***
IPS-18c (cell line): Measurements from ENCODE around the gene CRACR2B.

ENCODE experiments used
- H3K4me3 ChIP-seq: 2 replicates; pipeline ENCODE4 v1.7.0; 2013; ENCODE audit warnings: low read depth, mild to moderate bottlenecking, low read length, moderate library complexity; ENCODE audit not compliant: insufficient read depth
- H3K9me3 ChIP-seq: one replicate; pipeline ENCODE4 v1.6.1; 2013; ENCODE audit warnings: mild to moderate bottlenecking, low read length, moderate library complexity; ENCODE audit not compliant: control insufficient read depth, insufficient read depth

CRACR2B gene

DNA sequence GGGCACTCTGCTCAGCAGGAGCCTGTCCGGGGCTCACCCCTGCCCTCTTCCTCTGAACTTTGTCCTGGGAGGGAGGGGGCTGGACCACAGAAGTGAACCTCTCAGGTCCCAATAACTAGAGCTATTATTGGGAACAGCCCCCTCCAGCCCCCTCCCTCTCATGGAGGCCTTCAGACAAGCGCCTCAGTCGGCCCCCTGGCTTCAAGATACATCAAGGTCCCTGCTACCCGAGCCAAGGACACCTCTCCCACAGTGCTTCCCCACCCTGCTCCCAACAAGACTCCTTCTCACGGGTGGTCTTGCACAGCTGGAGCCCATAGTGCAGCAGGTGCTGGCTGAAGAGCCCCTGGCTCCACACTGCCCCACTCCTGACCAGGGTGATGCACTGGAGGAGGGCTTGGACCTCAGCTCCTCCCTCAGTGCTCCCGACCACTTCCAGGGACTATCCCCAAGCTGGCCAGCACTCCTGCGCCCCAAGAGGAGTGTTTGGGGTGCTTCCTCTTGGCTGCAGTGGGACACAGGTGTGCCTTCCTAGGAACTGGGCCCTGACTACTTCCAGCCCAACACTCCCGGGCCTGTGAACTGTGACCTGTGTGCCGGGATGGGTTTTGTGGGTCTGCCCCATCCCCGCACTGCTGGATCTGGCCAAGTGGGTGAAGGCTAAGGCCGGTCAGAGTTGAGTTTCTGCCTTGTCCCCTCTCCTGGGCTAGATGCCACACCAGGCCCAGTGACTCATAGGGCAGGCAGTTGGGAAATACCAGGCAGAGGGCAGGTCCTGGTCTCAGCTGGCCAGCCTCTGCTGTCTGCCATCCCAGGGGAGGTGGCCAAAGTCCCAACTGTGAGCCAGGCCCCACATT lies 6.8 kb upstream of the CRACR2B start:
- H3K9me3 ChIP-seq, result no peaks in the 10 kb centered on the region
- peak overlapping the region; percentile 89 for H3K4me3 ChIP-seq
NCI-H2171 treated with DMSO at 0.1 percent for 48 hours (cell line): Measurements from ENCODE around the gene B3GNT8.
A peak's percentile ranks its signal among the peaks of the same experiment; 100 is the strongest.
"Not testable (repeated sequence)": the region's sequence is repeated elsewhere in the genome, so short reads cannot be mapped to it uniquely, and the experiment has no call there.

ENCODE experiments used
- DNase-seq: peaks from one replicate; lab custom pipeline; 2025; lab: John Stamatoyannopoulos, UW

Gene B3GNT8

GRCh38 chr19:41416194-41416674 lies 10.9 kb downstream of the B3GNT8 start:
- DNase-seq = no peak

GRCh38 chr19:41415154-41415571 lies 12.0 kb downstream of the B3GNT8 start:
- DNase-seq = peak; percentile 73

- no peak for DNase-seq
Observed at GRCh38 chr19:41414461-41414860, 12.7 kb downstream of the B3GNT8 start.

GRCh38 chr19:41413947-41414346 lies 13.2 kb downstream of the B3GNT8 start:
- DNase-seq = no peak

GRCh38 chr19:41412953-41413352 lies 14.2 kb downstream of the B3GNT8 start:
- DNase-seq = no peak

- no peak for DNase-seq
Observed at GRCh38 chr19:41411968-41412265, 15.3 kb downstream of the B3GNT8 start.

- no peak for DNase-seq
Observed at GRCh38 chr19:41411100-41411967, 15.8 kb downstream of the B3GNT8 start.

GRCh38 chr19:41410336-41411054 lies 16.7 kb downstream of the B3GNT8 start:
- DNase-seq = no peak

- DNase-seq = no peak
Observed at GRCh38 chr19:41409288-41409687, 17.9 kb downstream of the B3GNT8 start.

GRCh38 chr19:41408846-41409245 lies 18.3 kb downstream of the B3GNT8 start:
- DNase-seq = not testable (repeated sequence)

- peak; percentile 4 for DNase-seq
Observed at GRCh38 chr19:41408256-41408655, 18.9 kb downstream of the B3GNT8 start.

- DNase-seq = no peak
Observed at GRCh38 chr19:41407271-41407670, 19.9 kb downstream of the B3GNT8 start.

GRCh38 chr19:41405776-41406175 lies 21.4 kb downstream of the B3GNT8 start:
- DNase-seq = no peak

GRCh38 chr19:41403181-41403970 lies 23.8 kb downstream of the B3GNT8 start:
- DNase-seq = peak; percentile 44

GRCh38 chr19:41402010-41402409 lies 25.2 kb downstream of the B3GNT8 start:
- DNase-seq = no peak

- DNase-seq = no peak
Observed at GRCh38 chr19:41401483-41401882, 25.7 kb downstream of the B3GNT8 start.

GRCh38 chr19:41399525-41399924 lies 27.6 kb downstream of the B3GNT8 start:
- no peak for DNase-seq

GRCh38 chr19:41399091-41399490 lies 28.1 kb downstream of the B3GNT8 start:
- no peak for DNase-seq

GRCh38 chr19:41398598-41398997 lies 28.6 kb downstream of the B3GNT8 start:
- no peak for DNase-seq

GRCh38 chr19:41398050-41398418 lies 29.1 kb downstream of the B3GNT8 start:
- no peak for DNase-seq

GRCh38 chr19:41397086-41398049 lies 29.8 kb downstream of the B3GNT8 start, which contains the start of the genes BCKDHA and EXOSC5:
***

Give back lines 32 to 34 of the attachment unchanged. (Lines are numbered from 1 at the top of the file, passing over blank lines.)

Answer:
Observed at GRCh38 chr19:41409288-41409687, 17.9 kb downstream of the B3GNT8 start.

GRCh38 chr19:41408846-41409245 lies 18.3 kb downstream of the B3GNT8 start:
- DNase-seq = not testable (repeated sequence)